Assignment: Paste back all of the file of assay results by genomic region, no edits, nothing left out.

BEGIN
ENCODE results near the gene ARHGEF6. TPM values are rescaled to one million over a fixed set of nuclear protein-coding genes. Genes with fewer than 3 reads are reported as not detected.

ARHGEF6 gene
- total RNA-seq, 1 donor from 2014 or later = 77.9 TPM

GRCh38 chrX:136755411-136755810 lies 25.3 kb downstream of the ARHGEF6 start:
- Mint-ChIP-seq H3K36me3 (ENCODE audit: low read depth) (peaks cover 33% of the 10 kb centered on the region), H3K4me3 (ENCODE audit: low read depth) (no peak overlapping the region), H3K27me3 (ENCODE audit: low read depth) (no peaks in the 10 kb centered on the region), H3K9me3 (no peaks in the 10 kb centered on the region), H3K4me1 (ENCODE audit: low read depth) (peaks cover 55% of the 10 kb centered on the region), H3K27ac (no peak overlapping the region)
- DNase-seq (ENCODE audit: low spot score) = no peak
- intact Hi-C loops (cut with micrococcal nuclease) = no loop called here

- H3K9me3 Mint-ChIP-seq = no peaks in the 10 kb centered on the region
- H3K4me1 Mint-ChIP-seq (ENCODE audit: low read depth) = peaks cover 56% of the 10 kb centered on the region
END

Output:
ENCODE results near the gene ARHGEF6. TPM values are rescaled to one million over a fixed set of nuclear protein-coding genes. Genes with fewer than 3 reads are reported as not detected.

ARHGEF6 gene
- total RNA-seq, 1 donor from 2014 or later = 77.9 TPM

GRCh38 chrX:136755411-136755810 lies 25.3 kb downstream of the ARHGEF6 start:
- Mint-ChIP-seq H3K36me3 (ENCODE audit: low read depth) (peaks cover 33% of the 10 kb centered on the region), H3K4me3 (ENCODE audit: low read depth) (no peak overlapping the region), H3K27me3 (ENCODE audit: low read depth) (no peaks in the 10 kb centered on the region), H3K9me3 (no peaks in the 10 kb centered on the region), H3K4me1 (ENCODE audit: low read depth) (peaks cover 55% of the 10 kb centered on the region), H3K27ac (no peak overlapping the region)
- DNase-seq (ENCODE audit: low spot score) = no peak
- intact Hi-C loops (cut with micrococcal nuclease) = no loop called here

- H3K9me3 Mint-ChIP-seq = no peaks in the 10 kb centered on the region
- H3K4me1 Mint-ChIP-seq (ENCODE audit: low read depth) = peaks cover 56% of the 10 kb centered on the region